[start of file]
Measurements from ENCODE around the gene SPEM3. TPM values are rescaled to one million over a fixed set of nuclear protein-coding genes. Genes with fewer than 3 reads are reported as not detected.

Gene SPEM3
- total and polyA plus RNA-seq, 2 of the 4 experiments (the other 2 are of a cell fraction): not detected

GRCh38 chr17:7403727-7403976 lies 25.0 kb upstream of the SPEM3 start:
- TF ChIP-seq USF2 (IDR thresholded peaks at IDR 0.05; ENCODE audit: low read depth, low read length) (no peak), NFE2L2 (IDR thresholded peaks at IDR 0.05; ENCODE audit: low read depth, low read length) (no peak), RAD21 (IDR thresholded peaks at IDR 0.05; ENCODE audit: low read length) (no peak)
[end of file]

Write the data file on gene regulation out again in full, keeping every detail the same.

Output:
Measurements from ENCODE around the gene SPEM3. TPM values are rescaled to one million over a fixed set of nuclear protein-coding genes. Genes with fewer than 3 reads are reported as not detected.

Gene SPEM3
- total and polyA plus RNA-seq, 2 of the 4 experiments (the other 2 are of a cell fraction): not detected

GRCh38 chr17:7403727-7403976 lies 25.0 kb upstream of the SPEM3 start:
- TF ChIP-seq USF2 (IDR thresholded peaks at IDR 0.05; ENCODE audit: low read depth, low read length) (no peak), NFE2L2 (IDR thresholded peaks at IDR 0.05; ENCODE audit: low read depth, low read length) (no peak), RAD21 (IDR thresholded peaks at IDR 0.05; ENCODE audit: low read length) (no peak)